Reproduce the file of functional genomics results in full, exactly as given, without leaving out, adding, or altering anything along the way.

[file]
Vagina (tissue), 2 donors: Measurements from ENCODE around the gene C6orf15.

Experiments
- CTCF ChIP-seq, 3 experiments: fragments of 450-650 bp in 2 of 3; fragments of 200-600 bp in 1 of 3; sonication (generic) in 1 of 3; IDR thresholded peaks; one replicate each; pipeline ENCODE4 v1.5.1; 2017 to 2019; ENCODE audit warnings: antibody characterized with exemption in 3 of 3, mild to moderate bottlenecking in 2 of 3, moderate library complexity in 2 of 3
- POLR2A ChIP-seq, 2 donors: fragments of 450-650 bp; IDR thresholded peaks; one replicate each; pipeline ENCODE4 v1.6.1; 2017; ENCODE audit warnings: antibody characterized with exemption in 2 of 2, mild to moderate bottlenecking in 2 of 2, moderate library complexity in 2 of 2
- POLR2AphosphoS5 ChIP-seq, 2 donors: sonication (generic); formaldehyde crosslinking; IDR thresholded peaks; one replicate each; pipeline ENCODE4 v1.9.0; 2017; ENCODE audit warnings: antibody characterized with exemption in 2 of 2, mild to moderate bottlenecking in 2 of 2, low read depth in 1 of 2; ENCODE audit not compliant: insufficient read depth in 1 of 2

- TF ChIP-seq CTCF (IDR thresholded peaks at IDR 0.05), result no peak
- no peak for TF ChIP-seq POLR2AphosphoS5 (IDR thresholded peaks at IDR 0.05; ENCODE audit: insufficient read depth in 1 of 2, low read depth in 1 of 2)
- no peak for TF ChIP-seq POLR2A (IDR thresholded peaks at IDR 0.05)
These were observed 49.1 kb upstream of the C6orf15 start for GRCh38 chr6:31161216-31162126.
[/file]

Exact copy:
Vagina (tissue), 2 donors: Measurements from ENCODE around the gene C6orf15.

Experiments
- CTCF ChIP-seq, 3 experiments: fragments of 450-650 bp in 2 of 3; fragments of 200-600 bp in 1 of 3; sonication (generic) in 1 of 3; IDR thresholded peaks; one replicate each; pipeline ENCODE4 v1.5.1; 2017 to 2019; ENCODE audit warnings: antibody characterized with exemption in 3 of 3, mild to moderate bottlenecking in 2 of 3, moderate library complexity in 2 of 3
- POLR2A ChIP-seq, 2 donors: fragments of 450-650 bp; IDR thresholded peaks; one replicate each; pipeline ENCODE4 v1.6.1; 2017; ENCODE audit warnings: antibody characterized with exemption in 2 of 2, mild to moderate bottlenecking in 2 of 2, moderate library complexity in 2 of 2
- POLR2AphosphoS5 ChIP-seq, 2 donors: sonication (generic); formaldehyde crosslinking; IDR thresholded peaks; one replicate each; pipeline ENCODE4 v1.9.0; 2017; ENCODE audit warnings: antibody characterized with exemption in 2 of 2, mild to moderate bottlenecking in 2 of 2, low read depth in 1 of 2; ENCODE audit not compliant: insufficient read depth in 1 of 2

- TF ChIP-seq CTCF (IDR thresholded peaks at IDR 0.05), result no peak
- no peak for TF ChIP-seq POLR2AphosphoS5 (IDR thresholded peaks at IDR 0.05; ENCODE audit: insufficient read depth in 1 of 2, low read depth in 1 of 2)
- no peak for TF ChIP-seq POLR2A (IDR thresholded peaks at IDR 0.05)
These were observed 49.1 kb upstream of the C6orf15 start for GRCh38 chr6:31161216-31162126.